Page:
Letter to the Editor: Stop Printing Talking Points

by William Yeatman on February 9, 2012

in Blog

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Below is a letter I sent yesterday to ClimateWire, an energy policy trade publication that I usually enjoy, about this article. Normally, ClimateWire requires a subscription, but the article was picked up this morning by RealClearEnergy.

Here’s the back story: In late January, Ohio-based utility FirstEnergy Corp. announced that it was closing six coal-fired power plants in Ohio, Pennsylvania, and Maryland. The company blamed the closings on environmental regulations, in particular the Mercury and Air Toxics rule. The majority party in the House of Representatives has since used the plant closures as evidence of the economic harm inflicted by EPA’s regulatory war on conventional energy production. Talking points beget response talking points: such is the dialectic of political communication. Accordingly, the minority party claims that the plant closures caused by a number of factors, in addition to environmental regulations. To my eyes, yesterday’s ClimateWire story reported the House minority party’s talking points. Its thesis is that “energy experts” believe that a number of factors caused the closings; ergo, the House majority party is telling half-truths when it claims that FirstEnergy Corp.’s decision to shutter six power plants is evidence of EPA’s regulatory overreach. In the letter below, I question whether the article’s thesis is misguided.

Greetings Mr. Behr,

Your article [“When Old Coal Plants Die, Is It a Bust or Blessing for Ohio”] this morning opens:

“Last month, when FirstEnergy Corp. decided to close six coal-fired power plants in its home state of Ohio and two other states, the moves became instant political ammunition for Republicans, who blamed the Obama administration’s environmental regulations for the closures.”

This is true, but it’s important to note that politicians blamed environmental regulations for the closures because the company blamed environmental regulations. Here’s the title and first paragraph of FirstEnergy Corp.’s press release announcing the closures:

FirstEnergy, Citing Impact of Environmental Regulations, Will Retire Six Coal-Fired Power Plants

Plants Located in Ohio, Pennsylvania and Maryland

AKRON, Ohio, Jan. 26, 2012 — FirstEnergy Corp. (NYSE: FE) announced today that its generation subsidiaries will retire six older coal-fired power plants located in Ohio, Pennsylvania and Maryland by September 1, 2012. The decision to close the plants is based on the U.S. Environmental Protection Agency Mercury and Air Toxics Standards (MATS), which were recently finalized, and other environmental regulations. (press release link)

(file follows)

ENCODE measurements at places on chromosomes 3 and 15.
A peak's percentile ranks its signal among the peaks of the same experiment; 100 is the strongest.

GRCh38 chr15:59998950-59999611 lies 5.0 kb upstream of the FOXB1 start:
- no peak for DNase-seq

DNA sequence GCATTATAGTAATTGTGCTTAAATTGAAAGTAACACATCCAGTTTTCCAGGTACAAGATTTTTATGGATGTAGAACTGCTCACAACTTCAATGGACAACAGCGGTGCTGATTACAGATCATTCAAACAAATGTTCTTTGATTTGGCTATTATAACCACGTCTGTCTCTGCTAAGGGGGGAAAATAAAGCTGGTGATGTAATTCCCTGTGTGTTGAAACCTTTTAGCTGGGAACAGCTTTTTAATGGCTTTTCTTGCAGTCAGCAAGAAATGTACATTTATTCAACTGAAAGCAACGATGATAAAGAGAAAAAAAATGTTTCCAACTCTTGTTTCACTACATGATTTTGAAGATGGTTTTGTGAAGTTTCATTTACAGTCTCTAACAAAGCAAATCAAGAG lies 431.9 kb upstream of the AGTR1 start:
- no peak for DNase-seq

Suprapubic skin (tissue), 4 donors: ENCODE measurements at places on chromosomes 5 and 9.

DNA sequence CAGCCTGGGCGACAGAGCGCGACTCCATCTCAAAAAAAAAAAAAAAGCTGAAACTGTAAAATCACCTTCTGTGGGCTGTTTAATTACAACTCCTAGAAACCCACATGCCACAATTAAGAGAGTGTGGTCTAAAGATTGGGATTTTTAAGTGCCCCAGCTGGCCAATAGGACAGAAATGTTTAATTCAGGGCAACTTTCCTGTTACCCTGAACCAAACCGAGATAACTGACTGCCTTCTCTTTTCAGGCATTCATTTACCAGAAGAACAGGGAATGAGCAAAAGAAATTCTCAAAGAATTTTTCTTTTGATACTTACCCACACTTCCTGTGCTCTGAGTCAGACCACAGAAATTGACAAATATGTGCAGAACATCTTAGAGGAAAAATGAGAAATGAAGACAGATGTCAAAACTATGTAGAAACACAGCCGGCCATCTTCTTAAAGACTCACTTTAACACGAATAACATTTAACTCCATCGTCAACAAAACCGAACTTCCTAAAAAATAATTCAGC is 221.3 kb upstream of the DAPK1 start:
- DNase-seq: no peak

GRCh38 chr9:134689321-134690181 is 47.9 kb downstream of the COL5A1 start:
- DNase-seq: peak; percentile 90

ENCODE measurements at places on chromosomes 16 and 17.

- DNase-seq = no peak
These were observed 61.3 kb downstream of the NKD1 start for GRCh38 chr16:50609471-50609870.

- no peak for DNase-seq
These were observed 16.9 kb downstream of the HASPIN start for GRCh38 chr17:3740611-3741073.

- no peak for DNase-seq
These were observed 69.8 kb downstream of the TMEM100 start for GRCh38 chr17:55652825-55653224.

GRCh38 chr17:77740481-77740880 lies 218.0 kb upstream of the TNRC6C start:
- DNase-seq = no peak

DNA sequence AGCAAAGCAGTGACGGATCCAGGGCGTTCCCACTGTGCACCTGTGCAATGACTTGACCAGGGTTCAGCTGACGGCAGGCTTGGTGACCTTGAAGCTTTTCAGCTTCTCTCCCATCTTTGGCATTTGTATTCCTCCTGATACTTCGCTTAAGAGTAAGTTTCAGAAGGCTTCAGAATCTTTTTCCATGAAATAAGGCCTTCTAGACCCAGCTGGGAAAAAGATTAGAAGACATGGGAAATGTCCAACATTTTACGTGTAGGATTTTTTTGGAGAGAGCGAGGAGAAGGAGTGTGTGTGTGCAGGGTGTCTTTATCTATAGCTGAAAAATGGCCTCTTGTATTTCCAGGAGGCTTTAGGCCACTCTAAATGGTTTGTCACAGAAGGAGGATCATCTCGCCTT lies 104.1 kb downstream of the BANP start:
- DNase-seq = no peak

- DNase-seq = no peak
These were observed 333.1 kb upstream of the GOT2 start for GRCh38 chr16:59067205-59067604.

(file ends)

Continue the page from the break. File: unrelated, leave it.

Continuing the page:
However, you bury this detail in the story’s 12th paragraph:

“FirstEnergy spokesman Mark Durbin said the EPA requirements were the critical factor in the decision to close the plants. “It’s definitely related to the new rules. … Each of the units has to have something done to it. We couldn’t justify that cost,” he said.

The article’s thesis is that politicians are failing to tell the whole story. Shouldn’t the article be about FirstEnergy Corp. getting it wrong (if it’s true that the company issued a misleading press release)?


William Yeatman

Yesterday, FirstEnergy Corp. announced that it was closing three more coal fired power plants in West Virginia. Again, the company attributed the closings to environmental regulations, in particular the Mercury and Air Toxics rule.

nofreewind February 10, 2012 at 8:44 pm

So we are going to retire 2600 MW of coal plants and do what to replace that energy? How about we simply put up 7,000 1.5 MW wind turbines that will have an average output of 25%? Each one of those 7,000 turbines need about 75 acres of space. That is about 500,000 acres which converts to 780 square miles of land. Sure, this makes good sense. Oh, I forgot one small detail. We will still need the 2600 MW of coal or nat gas or nuclear, because because much of the time the wind is either not blowing or hardly blowing. And the wind blows more at night, when we don’t even need it. It blows less when we need it during those hot, still summer days or during a cold, cold front in the winter. Never mind about the details.

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